עד מאה ועשרים שנה
“May those in our countdown live until 120.”
It’s a traditional blessing and this week when the passing of centenarian Captain Sir Tom Moore struck a chord with the entire nation it’s timely to reflect on the inspiration and achievements of our senior Reform Judaism members who happily are still with us.
The Jewish News assembled a formidable group of judges to select 120 over 80s from all Jewish congregations, including Rabbi Mark Goldsmith of Edgware and Hendon Reform Synagogue, and this week’s edition completes their proud line up.
So, in case you haven’t been following them we wanted to give our own RJ seniors a special ‘shout-out’. We are very proud of the depth and range of achievements by our Seniors, and grateful for their contributions to the Reform community and beyond.
Alan and Marilyn Lazarus MBE helped co-found the Jewish mental health charity Jami in 1989. This “visionary couple”, have raised awareness of mental health and wellbeing in the community for more than 30 years.
Alan Tyler’s distinguished naval career includes sinking the German battleship, Scharnhorst, and leading the fleet into Singapore for the Japanese surrender. Post-war, his naval responsibilities included handing over control of Haifa port on the eve of Israeli independence. Alan who’s 96 is a former national chairman of AJEX and president of the Jewish Committee for HM Forces.
Aubrey Rose is a “ground-breaking” campaigner for minority groups. His proud service as a human rights lawyer includes co-founding the Commonwealth Human Rights Initiative and being the first Jewish Commissioner at the commission for Racial Equality. The 94-year-old served on the Board of Deputies for more than 50 years and is a past president of the Indian-Jewish Association.
Bernard Davis played a leading role in transforming the movement’s reputation within the Zionist Federation and the World Zionist Organization. He became South West Essex Reform Synagogue’s first president and was the youngest chair of the Reform Synagogues of Great Britain. Now 91 Bernard is currently a patron of Leo Baeck College and remains a leading figure within Reform Zionism.
Clive Marks is one of the great benefactors of British Jewry. As administrator of the former Ashdown Trust, he oversaw £50 million of donations between 1977 and 2012. Domestic projects included saving the London School of Jewish Studies (the former Jews’ College) from bankruptcy and donating generously to the Reform movement. And through the international ORT network, 89-year-old Clive funded schools in Latin America, and established the UJIA-Ashdown Fellowship, which helps students to study in Israel and the United States during their gap years.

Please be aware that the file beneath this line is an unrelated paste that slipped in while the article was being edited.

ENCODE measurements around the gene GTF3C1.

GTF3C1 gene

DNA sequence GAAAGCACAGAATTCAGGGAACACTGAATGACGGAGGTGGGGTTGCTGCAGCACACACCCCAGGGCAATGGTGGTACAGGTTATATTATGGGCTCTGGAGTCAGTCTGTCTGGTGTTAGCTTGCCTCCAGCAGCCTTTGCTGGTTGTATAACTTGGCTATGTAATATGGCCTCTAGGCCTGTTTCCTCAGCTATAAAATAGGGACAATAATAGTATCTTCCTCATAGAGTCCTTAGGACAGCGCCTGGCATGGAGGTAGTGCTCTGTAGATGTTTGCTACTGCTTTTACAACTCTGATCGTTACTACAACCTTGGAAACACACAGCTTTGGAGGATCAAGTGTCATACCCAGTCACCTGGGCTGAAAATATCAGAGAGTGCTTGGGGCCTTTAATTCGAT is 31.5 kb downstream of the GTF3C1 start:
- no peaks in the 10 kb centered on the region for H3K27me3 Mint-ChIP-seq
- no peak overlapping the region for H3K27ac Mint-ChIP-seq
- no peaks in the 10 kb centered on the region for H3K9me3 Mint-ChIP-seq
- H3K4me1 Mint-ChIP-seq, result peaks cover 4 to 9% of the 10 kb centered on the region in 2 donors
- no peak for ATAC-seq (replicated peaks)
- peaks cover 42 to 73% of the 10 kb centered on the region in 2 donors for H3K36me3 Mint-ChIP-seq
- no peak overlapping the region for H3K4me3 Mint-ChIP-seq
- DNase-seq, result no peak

David Duke-Cohan is a former chair and president of Edgware and District Reform Synagogue (EDRS). The 92-year-old ensured EDRS remained part of the Reform Movement during a turbulent period in the synagogue’s history. David is the former vice chair of the Zionist Federation and has headed up its finance, constitution and Yom Ha’atzmaut committees. He is also one of the founders of Pro-Zion, the UK’s diverse Zionist movement for Progressive Judaism. He remains a dedicated and enthusiastic Talmud student at the now EHRS.
For more than half a century David Farbey has served as a senior representative of the progressive Jewish movement. His dedication to communal leadership includes 22 years on the Board of Deputies as Deputy for Finchley Reform Synagogue. He was also convenor of Progressive Deputies for 15 years. A much-loved Limmud presenter, the 88-year-old has authored several books and continues lecturing on a range of subjects, including historical Jewish opera singers, sharing his passion with students at Oxford, Bradford and Westminster universities.
Edna Marks is Jewish Care’s oldest and longest-serving volunteer. For over 35 years, the 92-year-old has dedicated her time to the Michael Sobell Jewish Community Centre. Her many contributions include presenting a programme of classical music. Keeping up with the times Edna has learned to use iTunes and connects her iPod to a Bluetooth speaker!
Geoffrey and Audrey Morris have been described as the beating hearts of British Jewry. Together they helped keep the Finchley Reform community flourishing having joined FRS more than 50 years ago. Geoffrey, 88, was named a Diamond Champion by older people’s charity, WRVS, in recognition of his volunteering efforts. Audrey who’s 89, was integral in co-founding Raphael, the Jewish counselling service. The pair continue to inspire everyone with their commitment to Jewish learning.
Harry Spiro has dedicated his life to Holocaust education. Born in Poland, he survived the Piotrków ghetto, as well as Buchenwald and Rehmsdorf concentration camps, before being liberated in Terezín. One of the so called ‘Boys’ who travelled to Britain in 1945, last year, the 90-year-old was interviewed by Robert Rinder to mark Holocaust Memorial Day. The webcast reached 39,000 people across 700 schools and 42 other organisations, including government departments.
Sir Ivan Lawrence’s achievements span the legal profession, politics as well as the Jewish community. Called to the Bar in 1962, Ivan became one of the country’s top criminal barristers and was appointed Queen’s Counsel in 1981. His career includes defending serial killer Dennis Nilsen, negotiating the Soviet Union’s compliance with the Universal Declaration of Human Rights and sponsoring the 1991 War Crimes Act. Elected the Conservative MP for Burton in 1974, he chaired both the Home Affairs Select Committee and the Conservative Friends of Israel. A founding member of North West Surrey Synagogue, the 83-year-old has campaigned to retain kashrut and represented Britain at the World Jewish Congress.
Jackie Gryn has delivered exceptional dedication to the progressive Jewish community for over 75-years. The wife of Rabbi Hugo Gryn, the couple initially lived in Bombay in the 1950s to join India’s leading liberal Jewish congregation. During Jackie’s 32 years as “Rebbetzen extraordinaire” of West London Synagogue, she welcomed and entertained thousands of congregants and visitors. She travelled to the Soviet Union to support refuseniks, and was the leading light of the British Friends of the Kibbutz Dance Company. At 88 Jackie is still an active communal figure.
Jean Gaffin has inspired generations of health sector professionals and volunteers. Her illustrious career includes founding the Child Accident Prevention Trust, which made rear seatbelts compulsory, and establishing the National Hospice Council. Awarded an OBE for services to health, the 84-year-old chaired Brent Primary Care Trust from 2002-2005 and became the inaugural UK Pain Champion in 2013. Still highly active, Jean serves on several health-related committees and works on Care Quality Commission inspections.
Jenny Jankel has supported vulnerable members of the North West Surrey Synagogue for decades. At 80 she is still a carer and regularly volunteers with Nightingale House in south London, organising seminars on dementia awareness, mental health, loneliness and safeguarding. Jenny is president of NWSS and is currently the CEO and chair of the trustees of the Jewish Music Institute.